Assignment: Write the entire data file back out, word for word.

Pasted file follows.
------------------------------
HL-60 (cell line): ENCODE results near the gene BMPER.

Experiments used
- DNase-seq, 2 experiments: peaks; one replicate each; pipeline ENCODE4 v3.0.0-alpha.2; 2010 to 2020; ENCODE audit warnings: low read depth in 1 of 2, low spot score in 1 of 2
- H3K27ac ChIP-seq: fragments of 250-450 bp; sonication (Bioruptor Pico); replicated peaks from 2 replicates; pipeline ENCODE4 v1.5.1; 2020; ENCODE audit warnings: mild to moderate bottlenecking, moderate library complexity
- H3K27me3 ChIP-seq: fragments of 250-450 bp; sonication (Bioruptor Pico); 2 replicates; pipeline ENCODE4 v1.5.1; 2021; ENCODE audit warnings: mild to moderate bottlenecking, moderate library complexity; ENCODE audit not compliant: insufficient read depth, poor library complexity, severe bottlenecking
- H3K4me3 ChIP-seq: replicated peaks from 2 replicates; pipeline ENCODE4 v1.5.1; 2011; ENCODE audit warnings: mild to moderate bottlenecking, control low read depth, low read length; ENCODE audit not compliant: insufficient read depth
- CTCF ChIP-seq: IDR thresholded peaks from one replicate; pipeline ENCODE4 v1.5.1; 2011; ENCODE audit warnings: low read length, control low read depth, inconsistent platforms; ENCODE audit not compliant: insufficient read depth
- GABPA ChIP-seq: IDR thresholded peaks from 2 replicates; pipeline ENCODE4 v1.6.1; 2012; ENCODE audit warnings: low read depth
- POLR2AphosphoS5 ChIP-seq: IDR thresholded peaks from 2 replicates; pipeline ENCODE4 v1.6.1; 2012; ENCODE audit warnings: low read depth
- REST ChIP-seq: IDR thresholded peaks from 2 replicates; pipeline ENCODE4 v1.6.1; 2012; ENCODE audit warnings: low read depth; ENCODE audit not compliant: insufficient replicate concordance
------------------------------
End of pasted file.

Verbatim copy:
HL-60 (cell line): ENCODE results near the gene BMPER.

Experiments used
- DNase-seq, 2 experiments: peaks; one replicate each; pipeline ENCODE4 v3.0.0-alpha.2; 2010 to 2020; ENCODE audit warnings: low read depth in 1 of 2, low spot score in 1 of 2
- H3K27ac ChIP-seq: fragments of 250-450 bp; sonication (Bioruptor Pico); replicated peaks from 2 replicates; pipeline ENCODE4 v1.5.1; 2020; ENCODE audit warnings: mild to moderate bottlenecking, moderate library complexity
- H3K27me3 ChIP-seq: fragments of 250-450 bp; sonication (Bioruptor Pico); 2 replicates; pipeline ENCODE4 v1.5.1; 2021; ENCODE audit warnings: mild to moderate bottlenecking, moderate library complexity; ENCODE audit not compliant: insufficient read depth, poor library complexity, severe bottlenecking
- H3K4me3 ChIP-seq: replicated peaks from 2 replicates; pipeline ENCODE4 v1.5.1; 2011; ENCODE audit warnings: mild to moderate bottlenecking, control low read depth, low read length; ENCODE audit not compliant: insufficient read depth
- CTCF ChIP-seq: IDR thresholded peaks from one replicate; pipeline ENCODE4 v1.5.1; 2011; ENCODE audit warnings: low read length, control low read depth, inconsistent platforms; ENCODE audit not compliant: insufficient read depth
- GABPA ChIP-seq: IDR thresholded peaks from 2 replicates; pipeline ENCODE4 v1.6.1; 2012; ENCODE audit warnings: low read depth
- POLR2AphosphoS5 ChIP-seq: IDR thresholded peaks from 2 replicates; pipeline ENCODE4 v1.6.1; 2012; ENCODE audit warnings: low read depth
- REST ChIP-seq: IDR thresholded peaks from 2 replicates; pipeline ENCODE4 v1.6.1; 2012; ENCODE audit warnings: low read depth; ENCODE audit not compliant: insufficient replicate concordance